Auros (auros) wrote,
Auros
auros

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What should be the last word on SS reform.

Brad DeLong apparently delivered a Statement on Social Security Reform at a Senate hearing. It summarizes most of what one ought to know (though it leaves out the details of why assumptions on productivity used to sell the "crisis" notion contradict the sunny assumptions on stock returns used to sell private accounts as a solution -- if privatization can work, there's no crisis; if there's a crisis, privatization won't solve it). It's has some good humorous highlights. (Among other things, we learn that Brad apparently has three hearts. Perhaps he is secretly an octopus?)

Let me give a small example of [incompetence], from George W. Bush's statement on April 28:

In a reformed Social System, voluntary personal retirement accounts would offer workers a number of investment options.... I know some Americans have reservations about investing in the stock market, so I propose that one investment option consist entirely of treasury bonds, which are backed by the full faith and credit of the United States government*.... Options like this will make voluntary personal retirement accounts a safer investment that will allow an American to build a nest egg that he or she can pass on to whomever he or she chooses.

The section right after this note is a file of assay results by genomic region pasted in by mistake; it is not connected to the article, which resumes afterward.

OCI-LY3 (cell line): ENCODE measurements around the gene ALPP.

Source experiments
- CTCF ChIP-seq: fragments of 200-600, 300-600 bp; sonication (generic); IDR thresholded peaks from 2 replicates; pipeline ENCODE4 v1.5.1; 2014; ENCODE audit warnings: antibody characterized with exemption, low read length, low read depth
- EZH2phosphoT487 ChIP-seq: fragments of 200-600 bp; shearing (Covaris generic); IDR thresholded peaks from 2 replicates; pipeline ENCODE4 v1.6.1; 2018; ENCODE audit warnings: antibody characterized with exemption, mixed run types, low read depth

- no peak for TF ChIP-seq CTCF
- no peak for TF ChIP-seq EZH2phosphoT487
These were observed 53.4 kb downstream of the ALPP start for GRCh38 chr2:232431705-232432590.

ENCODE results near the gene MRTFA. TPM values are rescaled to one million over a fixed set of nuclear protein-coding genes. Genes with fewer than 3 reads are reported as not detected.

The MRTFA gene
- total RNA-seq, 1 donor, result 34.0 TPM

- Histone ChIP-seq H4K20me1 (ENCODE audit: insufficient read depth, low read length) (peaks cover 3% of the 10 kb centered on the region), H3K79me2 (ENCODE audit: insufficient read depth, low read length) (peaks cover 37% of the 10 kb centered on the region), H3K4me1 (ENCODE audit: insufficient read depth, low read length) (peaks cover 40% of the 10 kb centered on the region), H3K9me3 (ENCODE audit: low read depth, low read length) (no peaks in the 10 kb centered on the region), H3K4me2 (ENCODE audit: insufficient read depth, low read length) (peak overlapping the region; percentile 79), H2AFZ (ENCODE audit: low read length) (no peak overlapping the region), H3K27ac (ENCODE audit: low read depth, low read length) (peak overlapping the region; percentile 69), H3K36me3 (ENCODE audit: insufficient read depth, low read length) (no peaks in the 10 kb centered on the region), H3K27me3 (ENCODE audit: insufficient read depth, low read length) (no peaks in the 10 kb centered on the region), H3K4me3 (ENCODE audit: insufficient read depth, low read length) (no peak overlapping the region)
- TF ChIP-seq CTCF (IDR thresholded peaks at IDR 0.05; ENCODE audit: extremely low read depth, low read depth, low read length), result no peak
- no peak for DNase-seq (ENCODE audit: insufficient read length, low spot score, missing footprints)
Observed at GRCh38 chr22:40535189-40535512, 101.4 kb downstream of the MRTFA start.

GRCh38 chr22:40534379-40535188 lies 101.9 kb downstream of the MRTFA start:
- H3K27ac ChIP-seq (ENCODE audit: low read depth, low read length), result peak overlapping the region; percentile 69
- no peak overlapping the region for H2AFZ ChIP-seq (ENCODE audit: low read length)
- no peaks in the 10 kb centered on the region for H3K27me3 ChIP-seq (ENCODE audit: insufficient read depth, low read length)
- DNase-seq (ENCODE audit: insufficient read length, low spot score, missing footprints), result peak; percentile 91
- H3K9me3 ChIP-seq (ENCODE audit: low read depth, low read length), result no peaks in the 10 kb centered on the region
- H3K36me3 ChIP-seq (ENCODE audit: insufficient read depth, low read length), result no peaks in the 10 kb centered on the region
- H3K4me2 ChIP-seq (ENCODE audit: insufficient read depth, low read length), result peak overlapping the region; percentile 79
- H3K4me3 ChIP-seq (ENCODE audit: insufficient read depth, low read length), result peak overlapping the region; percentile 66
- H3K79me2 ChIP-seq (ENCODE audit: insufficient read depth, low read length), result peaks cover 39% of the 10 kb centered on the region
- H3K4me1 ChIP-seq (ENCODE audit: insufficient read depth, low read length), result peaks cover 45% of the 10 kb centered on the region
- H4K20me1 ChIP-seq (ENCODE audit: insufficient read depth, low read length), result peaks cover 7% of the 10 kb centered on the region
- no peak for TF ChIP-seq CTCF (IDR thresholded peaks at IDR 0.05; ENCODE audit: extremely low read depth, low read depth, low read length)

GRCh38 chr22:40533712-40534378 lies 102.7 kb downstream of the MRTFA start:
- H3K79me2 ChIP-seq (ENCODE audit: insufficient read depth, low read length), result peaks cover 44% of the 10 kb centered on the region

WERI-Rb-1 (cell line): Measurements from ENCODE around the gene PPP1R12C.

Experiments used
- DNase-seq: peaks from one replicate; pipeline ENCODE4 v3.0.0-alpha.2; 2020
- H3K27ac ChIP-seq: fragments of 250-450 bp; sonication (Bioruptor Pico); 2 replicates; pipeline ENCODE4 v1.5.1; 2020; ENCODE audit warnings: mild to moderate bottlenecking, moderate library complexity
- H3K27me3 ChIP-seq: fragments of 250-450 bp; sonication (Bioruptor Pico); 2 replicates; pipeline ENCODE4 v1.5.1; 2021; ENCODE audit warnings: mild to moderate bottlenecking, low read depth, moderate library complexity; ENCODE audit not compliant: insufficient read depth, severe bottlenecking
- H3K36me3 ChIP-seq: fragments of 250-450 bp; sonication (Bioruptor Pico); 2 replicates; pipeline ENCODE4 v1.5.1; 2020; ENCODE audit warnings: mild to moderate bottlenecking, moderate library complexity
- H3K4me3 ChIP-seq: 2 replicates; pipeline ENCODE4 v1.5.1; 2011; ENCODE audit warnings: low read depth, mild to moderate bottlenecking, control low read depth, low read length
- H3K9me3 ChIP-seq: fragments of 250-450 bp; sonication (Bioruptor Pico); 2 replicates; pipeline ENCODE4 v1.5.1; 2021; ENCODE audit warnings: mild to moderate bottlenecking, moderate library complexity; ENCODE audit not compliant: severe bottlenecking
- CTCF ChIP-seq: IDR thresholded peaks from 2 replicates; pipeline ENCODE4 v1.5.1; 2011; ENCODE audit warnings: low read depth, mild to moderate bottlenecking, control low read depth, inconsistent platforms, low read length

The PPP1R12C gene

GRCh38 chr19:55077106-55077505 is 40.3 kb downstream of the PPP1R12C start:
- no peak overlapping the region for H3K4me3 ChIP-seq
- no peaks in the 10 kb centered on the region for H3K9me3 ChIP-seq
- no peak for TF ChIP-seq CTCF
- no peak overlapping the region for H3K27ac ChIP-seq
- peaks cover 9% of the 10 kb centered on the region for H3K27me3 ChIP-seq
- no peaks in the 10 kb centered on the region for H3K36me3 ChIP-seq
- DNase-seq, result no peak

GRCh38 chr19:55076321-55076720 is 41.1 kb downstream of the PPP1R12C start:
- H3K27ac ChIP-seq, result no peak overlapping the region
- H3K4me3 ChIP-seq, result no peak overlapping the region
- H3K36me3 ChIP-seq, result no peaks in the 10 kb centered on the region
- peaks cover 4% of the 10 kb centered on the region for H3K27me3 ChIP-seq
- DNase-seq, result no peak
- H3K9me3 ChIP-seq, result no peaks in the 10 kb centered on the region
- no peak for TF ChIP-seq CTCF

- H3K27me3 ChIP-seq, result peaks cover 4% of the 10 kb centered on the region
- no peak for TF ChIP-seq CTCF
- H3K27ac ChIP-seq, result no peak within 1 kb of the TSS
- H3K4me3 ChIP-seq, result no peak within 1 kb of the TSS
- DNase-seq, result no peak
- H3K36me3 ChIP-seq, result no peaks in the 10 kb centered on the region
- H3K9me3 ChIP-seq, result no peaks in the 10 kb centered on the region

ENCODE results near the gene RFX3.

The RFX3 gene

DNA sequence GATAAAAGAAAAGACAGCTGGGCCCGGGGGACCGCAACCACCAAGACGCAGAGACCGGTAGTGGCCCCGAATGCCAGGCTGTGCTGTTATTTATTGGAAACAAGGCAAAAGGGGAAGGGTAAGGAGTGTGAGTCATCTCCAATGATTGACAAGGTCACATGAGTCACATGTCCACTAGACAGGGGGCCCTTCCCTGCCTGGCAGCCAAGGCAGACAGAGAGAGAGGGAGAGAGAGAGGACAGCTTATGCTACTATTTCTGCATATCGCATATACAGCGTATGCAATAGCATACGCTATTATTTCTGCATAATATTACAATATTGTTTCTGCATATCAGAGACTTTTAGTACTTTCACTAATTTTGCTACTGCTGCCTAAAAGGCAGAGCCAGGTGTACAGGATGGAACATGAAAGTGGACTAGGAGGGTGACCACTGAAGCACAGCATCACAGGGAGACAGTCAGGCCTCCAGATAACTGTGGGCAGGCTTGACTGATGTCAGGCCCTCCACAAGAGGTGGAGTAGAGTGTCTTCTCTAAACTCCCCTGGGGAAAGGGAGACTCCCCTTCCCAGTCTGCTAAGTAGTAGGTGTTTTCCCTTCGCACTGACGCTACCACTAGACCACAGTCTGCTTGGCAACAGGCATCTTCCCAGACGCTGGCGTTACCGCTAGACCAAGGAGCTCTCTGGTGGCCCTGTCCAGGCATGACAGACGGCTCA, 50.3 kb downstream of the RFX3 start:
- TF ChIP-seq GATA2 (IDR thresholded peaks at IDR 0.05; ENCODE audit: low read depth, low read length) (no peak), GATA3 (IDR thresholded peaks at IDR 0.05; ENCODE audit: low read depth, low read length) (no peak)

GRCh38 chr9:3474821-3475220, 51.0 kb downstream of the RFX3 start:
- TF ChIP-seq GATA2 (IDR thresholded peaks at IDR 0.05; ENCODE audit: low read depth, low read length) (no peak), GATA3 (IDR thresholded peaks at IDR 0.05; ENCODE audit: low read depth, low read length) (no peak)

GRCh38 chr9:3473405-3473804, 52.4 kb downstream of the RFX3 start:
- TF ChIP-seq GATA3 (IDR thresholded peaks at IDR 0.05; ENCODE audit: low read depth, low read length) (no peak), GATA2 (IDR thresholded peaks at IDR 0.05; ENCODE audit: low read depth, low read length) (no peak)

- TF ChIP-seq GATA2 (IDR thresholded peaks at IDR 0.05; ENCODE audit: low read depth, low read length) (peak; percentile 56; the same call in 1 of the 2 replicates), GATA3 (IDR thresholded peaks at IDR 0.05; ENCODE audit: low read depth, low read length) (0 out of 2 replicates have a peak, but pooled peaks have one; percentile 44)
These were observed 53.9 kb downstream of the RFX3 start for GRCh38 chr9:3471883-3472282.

[* RMH: Brad did not note here that these bonds are also the "worthless IOUs" held by the SS administration. The "pass on" bit is also false, or at least misleading, since the best anyone can tell, the Bushies favor mandatory annuitization of at least a large portion of your private personal sooper-dooper! account -- and of course the annuity ends when you die. But I digress.]

The "build a nest egg" part... The "invest in Treasury bonds" part... On April 28 the Federal Reserve was reporting that the twenty-year inflation-protected Treasury bond was yielding 1.87% plus inflation per year. The money you divert into your private account under the Bush plan is clawed back -- charged against your normal Social Security benefit -- at a rate equivalent to 3% per year plus the rate of inflation. Were interest rates to stay where they are now over the next fourty years, if you were 25 now, made an average of $80,000 a year over your career, and diverted all 4% of your wages possible into your private account and invested them in twenty-year inflation-protected Treasury bonds... then your Social Security benefits -- normal plus the annuitized check from your private account balance -- would be $514 a month less than if you had said "No thanks" to private accounts and kept your money in the standard program.

"Building a nest egg"?! Given current interest rates, following George W. Bush's advice and investing Social Security private-accounts money in inflation-protected Treasury securities is a really bad idea. Yet they let him go out there and say that.

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